Quite correct, john, and sack Hank Jongen who continues to defend the indefensible, badly designed robo-debt system. We won't need such high-paid, useless, bumbling idiots if we had universal age pension as the Dept will be much smaller and they can pay lesser for running it.
    Jacka
    29th Oct 2019
    11:36am
    Once again, only negative comments, biting the hand that feeds you. I personally am not in favour of the robo system, however if you wrought the system, whatever age you are, you should pay the penalty. Seems only fair to me. Once again it is taxpayers money that supports all the social services. A lot of them I don't agree with but unfortunately that's the way it is in a democracy. It's akin to surveillance cameras and speed cameras. If you don't commit a crime, you don't have anything to worry about. Society these days seems to be so much in favour of the perpetrator and not the everyday Joe doing the right thing or the protectors who oversee the various systems. A time capsule back to the 50s may be the way to go. Cheers Jacka.
    80 plus
    29th Oct 2019
    11:50am
    Not all negative, as to be expected Horace Cope manages to defend the government stance and projected money grab.
    Anonymous
    29th Oct 2019
    12:05pm
    Who says people are rorting, Jacka? Social Security - as opposed to 'welfare' and social services - is paid for via a tax levy unending.... has been since Menzies wore knee pants...
    Triss
    29th Oct 2019
    1:05pm
    I agree with you, Jacks, up to a point, but the first people to be targeted are always at the poor end of town. Politicians who charge the taxpayers $300 a night for staying in a house owned by their spouses or themselves seem to be above reproach...and that’s only one rort, there are dozens of others.
    On the Ball
    29th Oct 2019
    1:36pm
    Jacka.
    We are complaining about the large amount of innocent people who were "targeted", then C/L admitting a mistake and (by the figures above), not all paid back fully. Not to mention the stress and bewilderment unnecessarily inflicted on the very people we have to protect - the aged AND infirm. Why target them? Surely it couldn't be that C/L consider them easy targets could it?
    I am a part time carer and the people I see day to day would all be horrified if they received some of the correspondence that has been sent out - but most of the affected people would just say "Pay it, then its done with". Its the only avenue they have of ridding themselves of the stress. That's the ones that can afford it. Luckily for some that can't a carer will sometimes just quietly pay up, and not mention it.
    Lookfar
    29th Oct 2019
    4:09pm
    Jacka, again we come up against this lie that pensioners, etc do not 'deserve' whatever, yet there was a (8%?) tax on all workers way back when, the which is still being levied, to pay for our old age.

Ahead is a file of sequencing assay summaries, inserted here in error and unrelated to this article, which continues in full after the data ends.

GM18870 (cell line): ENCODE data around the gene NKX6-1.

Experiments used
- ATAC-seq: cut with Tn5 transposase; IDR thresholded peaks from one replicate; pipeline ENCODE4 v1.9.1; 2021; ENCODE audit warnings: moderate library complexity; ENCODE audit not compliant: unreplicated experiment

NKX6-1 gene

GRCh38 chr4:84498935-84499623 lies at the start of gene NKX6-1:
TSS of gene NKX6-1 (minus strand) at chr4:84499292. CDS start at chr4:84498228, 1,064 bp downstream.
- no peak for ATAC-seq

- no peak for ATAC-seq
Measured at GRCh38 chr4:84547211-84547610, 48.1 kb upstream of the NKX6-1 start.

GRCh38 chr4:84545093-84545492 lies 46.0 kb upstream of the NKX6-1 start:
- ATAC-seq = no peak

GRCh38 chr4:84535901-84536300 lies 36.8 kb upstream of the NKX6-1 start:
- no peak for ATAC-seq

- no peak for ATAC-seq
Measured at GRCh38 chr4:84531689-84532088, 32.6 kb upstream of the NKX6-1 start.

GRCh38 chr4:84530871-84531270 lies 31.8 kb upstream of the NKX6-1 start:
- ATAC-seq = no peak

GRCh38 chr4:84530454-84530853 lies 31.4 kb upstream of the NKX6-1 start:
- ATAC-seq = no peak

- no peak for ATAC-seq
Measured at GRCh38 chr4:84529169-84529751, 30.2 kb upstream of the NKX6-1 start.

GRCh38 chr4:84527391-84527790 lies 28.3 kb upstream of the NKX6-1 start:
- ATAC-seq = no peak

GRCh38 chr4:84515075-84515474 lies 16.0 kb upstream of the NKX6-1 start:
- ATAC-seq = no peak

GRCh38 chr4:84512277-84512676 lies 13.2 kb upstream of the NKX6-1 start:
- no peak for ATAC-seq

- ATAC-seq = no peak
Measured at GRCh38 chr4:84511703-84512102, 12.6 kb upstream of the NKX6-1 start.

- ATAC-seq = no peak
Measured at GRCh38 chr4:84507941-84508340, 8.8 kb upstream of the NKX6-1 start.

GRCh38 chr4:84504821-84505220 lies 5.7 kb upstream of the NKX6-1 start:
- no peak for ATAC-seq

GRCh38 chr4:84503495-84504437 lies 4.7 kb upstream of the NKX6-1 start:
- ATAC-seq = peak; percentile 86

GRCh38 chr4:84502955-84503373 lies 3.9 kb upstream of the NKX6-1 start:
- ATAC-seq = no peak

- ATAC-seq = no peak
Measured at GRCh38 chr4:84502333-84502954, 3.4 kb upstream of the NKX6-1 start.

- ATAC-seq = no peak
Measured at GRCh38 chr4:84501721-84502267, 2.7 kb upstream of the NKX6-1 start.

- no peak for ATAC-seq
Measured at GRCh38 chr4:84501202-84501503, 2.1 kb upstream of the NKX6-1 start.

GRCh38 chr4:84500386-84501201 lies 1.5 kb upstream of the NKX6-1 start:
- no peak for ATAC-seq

You did not pay that money only if you have cheated your Tax, and there it lies, the ordinary folk have been paying that "age tax' for all their lives, the rich almost never pay tax so feel that everyone else is stupid to have paid that tax, so we are not entitled to our old age pension because we were so stupid we paid for it.
    That attitude is sick and wrong, and there has got to be an accounting for that thieving deceit.
    GeorgeM
    30th Oct 2019
    1:35pm
    It was, and is, 7.5% of tax rate still included in Individual tax rates which pays for this. Nonsensical comment from ignorant Jacka as the key issue is that the robo-debt software is badly designed and produces incorrect results which are used to hound vulnerable people, many of whom cannot fight back, without even giving the details how they arrived at the so-called debt.
    Any system which is 100% accurate (as technology can ensure it) is welcome to stop rorts, not this garbage of a system.
    Why doesn't the ATO use it instead to rake in Billions from tax evaders instead? Because those tax evaders WILL fight back, and politicians will lose their jobs!
    Ducky
    29th Oct 2019
    11:51am
    Labor Premier Weatherill gave himself a $70,000 pay rise in his last year and Morrisson was only in for 5 minutes and he helped himself to a pay rise of around $10,000. All of that extreme income and they can't even spend a dollar on their disgusting looking teeth.
    Maybe the Dept in Inhuman Services could have a Robodebt scheme for our overpaid politicians.
    Anonymous
    29th Oct 2019
    2:06pm
    Let the Dentists Association shame them into shaping up their teeth, Ducky. Maybe that is a cost they may have to pay for themselves.
    patti
    29th Oct 2019
    11:52am
    They can do what they like I guess, I know I have no debts so if they send me a notice I will not be paying it. If they decide to jail me for non-compliance, at least I will have meals and a bed, and the press would have a field day. Go your hardest- mean-spirited money grubbing politicians